The Worshipful company of Stationers and newspaper makers has made history today by electing the first female master, Helen Esmonde, in its 612 year history. Speaking a few days earlier, she said that it would be “a huge honour for me to take on that mantle”.
Esmonde is well aware that she is breaking a glass ceiling. The first women members joined the organisation when the Stationers’ Company merged with the Newspaper Makers back in 1933. Women now make up some 18 percent of the roughly 900 members.
Esmonde herself began her career as a teacher before moving into educational publishing. In 1982 she set up her own venture, Esmonde Publishing, which became the Stationery division of the GMC publishing Group in 2012, which she still runs. Esmonde Publishing specialises in bespoke stationery and gift products for companies such as Paperchase and Dunhill as well as the National Trust.
Esmonde said that she hoped her election would encourage more women to join and added that the Stationers were also actively seeking more ethnic members. This theme was echoed by William Alden, clerk to the Stationer’s company who spoke of the “constant battle to keep the Stationer’s Company alive”, and of the need to modernise, saying: “We are too old, too male and we are too white.”
The organisation now counts a number of journalists as well as publishers and is reaching out to the packaging sector. It is also expanding geographically, with members in Europe and Scandinavia. Walden adds: “We are now actively considering a New York chapter.” The organisation is aiming to broadcast its annual lecture live to New York.
Unlike many of the livery companies, the Stationers and Newspaper Makers has retained strong links with its associated industries, with over 95 percent of its members active in those professions. Esmonde commented: “We represent a broad sweep of our industries and we want to be a central platform in supporting our industries.”
She continued: “Livery companies are often misunderstood and I think that many people are unaware of the huge contribution that we make to charities and education. Giving is at the heart of our livery.” She pledged to continue this support, saying: “Education is something that is a particular interest to me in this year.”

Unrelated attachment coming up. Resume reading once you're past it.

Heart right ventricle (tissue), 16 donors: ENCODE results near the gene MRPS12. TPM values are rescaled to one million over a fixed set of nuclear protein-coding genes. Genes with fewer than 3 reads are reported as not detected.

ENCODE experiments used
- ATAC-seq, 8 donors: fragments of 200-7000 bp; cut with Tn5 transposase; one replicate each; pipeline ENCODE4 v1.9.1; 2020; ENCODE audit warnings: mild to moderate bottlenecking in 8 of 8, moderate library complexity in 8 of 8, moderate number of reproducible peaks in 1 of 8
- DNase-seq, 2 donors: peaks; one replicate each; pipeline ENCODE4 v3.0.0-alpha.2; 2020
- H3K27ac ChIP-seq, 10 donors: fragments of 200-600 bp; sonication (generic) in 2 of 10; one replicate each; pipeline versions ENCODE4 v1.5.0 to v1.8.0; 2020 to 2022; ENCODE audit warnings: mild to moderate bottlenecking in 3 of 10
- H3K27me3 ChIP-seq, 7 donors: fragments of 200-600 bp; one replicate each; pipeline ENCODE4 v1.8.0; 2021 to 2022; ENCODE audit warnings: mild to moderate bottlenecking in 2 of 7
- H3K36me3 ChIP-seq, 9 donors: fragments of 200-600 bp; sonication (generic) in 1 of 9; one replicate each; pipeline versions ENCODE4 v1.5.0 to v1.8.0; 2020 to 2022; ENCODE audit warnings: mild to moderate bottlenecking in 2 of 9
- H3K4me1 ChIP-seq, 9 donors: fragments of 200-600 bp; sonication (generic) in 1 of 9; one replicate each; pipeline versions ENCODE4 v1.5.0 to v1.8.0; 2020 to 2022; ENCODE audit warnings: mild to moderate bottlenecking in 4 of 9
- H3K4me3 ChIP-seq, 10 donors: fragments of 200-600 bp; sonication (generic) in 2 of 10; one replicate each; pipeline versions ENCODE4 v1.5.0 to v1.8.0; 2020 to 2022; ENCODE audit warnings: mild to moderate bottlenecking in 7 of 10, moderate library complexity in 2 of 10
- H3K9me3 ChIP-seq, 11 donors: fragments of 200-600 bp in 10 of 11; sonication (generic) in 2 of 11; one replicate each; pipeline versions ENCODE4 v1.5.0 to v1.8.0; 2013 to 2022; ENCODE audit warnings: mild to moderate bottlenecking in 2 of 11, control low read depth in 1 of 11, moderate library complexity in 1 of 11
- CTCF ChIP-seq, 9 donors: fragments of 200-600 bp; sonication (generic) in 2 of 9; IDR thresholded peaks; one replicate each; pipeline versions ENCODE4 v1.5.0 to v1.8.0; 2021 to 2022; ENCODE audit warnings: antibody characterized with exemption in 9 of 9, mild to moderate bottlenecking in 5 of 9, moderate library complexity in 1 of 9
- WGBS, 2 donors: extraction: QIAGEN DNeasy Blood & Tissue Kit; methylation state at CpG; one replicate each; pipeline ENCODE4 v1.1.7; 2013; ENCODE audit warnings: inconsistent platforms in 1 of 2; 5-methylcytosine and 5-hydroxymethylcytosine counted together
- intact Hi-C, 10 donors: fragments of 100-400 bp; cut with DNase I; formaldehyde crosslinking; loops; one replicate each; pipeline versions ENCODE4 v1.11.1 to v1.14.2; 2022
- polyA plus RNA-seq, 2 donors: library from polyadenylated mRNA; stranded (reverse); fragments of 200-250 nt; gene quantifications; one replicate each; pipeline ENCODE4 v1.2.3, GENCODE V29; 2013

The Stationers’ Company support a number of educational initiatives, including bursaries for MAs in related areas such as journalism. Alden said: “It’s a life saver for people who can’t get a grant. We are helping young people to come into our industry but also creating cohorts of new, young Stationers.”
The Stationers’ Company also sponsors the Crown Woods Academy and is helping to develop a new digital media curriculum that should start this September. This curriculum, which includes IT skills and creative writing, will also be available to other schools. Alden points out: “We are particularly lucky that we have a number of members such as Pearson’s with a great deal of experience in this area.”
Esmonde herself helped set up the three Stationers’ Saturday schools, which aim to improve literacy in London.
However, Alden pointed out that the Stationer’s Foundation is itself underfunded in comparison with other livery companies, saying: “So we have to raise funds in order to support things like the Stationer’s Academy.”
The Foundation budget is around £250,000 annually, half of which it generates itself, with the rest coming through fund raising. Esmonde added: “It’s our ambition to increase that sum quite considerably.”
One of the major assets of the Stationer’s company is the building itself, which frequently hosts corporate events, conferences, weddings and so on. The company is actively investigating how to better use the space so as to raise more income in this way. The Stationers’ Company also maintains a unique archive that can trace the history of book printing. This includes Shakespeare’s first folio and Milton’s Paradise Lost. But the organization is also looking to digital media to increase people’s access to this archive.
Alden notes that the Stationer’s company has proven itself adept at welcoming new ideas, pointing out its willingness to bring the first printers into the fold when so many other industries sought to protect their members by rejecting new technology. Esmonde concludes: “And we want to keep on to set the pace, which is why we have the digital media debates so that we are looking towards the future.”